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The speed of light in a Schwarzschild space-time

  1. Feb 23, 2004 #1

    hellfire

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    I have seen a derivation of the dependence of the speed of light inside a Schwarschild space-time: c depends on the radial position (r), but a light ray which moves radially has a different dependence on r as a light ray which moves tangentially. My question is whether such an effect may be measurable somehow in a local reference frame and why did not the Michelson-Morley experiement record such an effect. Sorry if this question was already answered here, but after a short search I didn’t find any clear answer.

    Thanks.
     
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  3. Feb 24, 2004 #2

    DW

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    Yes the remote observer variance in the vacuum speed of light has been observed from signals relayed from other planets, but this is a remote observer effect. The local vacuum speed of light is the invariant c and so a local experiment like their interferometer wouldn't observe it.
     
  4. Feb 24, 2004 #3

    hellfire

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    Thanks for your answer, it seams to be a trivial point, but I am afraid I still do not get this. May be you can help me. Let’s take the derivation of for a radial light ray for example.

    For light ds^2 = 0.

    In a Schwarschild space-time:
    0 = (1-2m/r)(dt)^2 – (1-2m/r)^-1 (dr)^2
    (the angular components vanish, since it moves only radially)

    therefore:
    (dr/dt)^2 = (1-2m/r)^2

    and with:
    dr/dt = c_r

    one obtains:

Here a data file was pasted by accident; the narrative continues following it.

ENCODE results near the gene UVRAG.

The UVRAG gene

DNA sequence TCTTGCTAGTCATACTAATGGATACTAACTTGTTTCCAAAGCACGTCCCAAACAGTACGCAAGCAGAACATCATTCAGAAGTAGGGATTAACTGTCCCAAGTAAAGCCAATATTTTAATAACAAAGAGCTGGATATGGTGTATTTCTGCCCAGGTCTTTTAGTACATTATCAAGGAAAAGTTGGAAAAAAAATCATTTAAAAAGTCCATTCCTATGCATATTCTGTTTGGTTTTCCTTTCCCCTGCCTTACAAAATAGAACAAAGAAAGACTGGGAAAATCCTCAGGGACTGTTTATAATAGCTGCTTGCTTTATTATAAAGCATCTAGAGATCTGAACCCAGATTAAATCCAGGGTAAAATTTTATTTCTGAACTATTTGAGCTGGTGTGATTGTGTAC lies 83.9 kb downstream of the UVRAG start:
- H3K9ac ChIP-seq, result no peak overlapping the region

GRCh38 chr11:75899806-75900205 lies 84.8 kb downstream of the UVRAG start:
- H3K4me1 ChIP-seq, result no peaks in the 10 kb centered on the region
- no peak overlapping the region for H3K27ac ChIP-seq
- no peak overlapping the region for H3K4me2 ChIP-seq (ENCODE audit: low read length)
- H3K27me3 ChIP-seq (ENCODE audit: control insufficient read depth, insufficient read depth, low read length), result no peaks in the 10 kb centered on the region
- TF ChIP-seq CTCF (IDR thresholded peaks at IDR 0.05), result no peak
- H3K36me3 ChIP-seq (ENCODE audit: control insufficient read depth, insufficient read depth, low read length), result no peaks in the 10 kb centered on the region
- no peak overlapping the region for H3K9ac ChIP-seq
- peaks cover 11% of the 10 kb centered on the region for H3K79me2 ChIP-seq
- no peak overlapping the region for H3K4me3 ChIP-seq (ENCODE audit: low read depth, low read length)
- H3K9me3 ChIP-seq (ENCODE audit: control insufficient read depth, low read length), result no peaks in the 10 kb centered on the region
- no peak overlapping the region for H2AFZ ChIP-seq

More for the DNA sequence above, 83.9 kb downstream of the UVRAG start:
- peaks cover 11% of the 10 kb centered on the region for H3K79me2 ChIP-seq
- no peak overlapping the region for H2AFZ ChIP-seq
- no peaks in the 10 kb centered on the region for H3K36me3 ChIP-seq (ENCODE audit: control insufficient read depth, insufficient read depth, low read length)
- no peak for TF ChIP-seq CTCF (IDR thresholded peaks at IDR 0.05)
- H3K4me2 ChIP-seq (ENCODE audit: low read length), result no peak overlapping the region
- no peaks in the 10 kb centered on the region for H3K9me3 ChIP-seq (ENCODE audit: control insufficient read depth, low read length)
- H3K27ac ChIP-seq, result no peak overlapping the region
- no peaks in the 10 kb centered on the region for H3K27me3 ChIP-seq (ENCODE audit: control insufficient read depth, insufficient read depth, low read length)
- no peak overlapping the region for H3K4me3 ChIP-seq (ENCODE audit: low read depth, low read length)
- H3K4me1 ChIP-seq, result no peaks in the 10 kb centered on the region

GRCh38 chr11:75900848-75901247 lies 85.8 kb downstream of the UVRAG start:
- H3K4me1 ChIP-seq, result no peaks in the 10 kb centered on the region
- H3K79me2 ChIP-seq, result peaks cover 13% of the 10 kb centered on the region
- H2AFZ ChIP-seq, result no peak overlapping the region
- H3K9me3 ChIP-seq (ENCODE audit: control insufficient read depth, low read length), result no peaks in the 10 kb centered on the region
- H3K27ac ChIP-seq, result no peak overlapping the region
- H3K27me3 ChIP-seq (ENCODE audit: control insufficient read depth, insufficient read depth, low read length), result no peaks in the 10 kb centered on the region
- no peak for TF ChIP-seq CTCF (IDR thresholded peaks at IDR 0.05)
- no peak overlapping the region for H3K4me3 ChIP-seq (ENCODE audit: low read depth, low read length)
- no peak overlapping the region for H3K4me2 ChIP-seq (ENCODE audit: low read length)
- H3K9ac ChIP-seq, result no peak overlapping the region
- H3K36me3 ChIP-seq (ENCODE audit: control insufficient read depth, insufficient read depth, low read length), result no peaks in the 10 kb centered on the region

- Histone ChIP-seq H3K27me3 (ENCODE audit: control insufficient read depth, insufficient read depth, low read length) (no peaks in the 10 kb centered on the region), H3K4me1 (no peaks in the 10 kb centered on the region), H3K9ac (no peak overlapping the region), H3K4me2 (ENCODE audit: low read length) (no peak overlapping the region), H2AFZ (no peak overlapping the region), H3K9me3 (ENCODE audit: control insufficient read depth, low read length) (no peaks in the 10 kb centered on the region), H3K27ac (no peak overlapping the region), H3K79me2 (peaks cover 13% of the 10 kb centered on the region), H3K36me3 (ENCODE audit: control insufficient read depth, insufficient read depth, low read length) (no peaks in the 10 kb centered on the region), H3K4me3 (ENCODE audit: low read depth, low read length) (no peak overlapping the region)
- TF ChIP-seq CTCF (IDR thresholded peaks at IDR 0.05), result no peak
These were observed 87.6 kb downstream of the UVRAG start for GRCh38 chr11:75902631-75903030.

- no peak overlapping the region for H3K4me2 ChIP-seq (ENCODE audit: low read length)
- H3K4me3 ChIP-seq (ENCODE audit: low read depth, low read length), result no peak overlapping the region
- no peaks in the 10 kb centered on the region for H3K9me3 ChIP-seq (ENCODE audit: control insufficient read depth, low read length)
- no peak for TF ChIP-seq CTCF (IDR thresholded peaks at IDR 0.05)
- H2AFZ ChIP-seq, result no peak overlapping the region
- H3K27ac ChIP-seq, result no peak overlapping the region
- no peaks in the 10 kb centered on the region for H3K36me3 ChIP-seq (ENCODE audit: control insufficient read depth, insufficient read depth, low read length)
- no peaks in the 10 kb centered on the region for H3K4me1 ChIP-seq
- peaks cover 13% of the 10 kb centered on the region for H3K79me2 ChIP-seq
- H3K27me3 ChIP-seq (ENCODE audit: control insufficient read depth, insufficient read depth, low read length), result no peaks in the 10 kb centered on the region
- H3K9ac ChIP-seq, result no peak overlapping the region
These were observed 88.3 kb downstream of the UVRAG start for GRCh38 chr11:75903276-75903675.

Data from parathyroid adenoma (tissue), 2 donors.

c_r = 1 - 2m/r

    Where is here the step with the assumption that this is for the remote observer only and not inside a local frame?
     
  5. Feb 24, 2004 #4

    DW

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    You made it prior to your second equation when you chose to express ds^2 in terms of Schwarzschild coordinates. Those coordinates are appropriate for a remote observer's reconing.
     
  6. Feb 24, 2004 #5

    hellfire

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    I see. Are there other coordinates which are not appropiate for remote observers? Could you give me a hint or a link which explains which are the criteria to recognize that Schwarzschild coordinates are appropiate for remote observers? Regards.
     
  7. Feb 24, 2004 #6

    DW

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    Yes infinitely many, take your pick. A well know class of coordinates that are not the remote observers coordinates are Kruskal-Szekeres coordinates for example.

    Look at the limit as r goes to infinity and see that the metric approaches that of special relativity except transformed to spherical coordinates. That is what tells you that the coordinates are representative of a remote observer's appropriate choice.
     
  8. Feb 25, 2004 #7

    hellfire

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    Excellent, this was of great help. Thanks.
     
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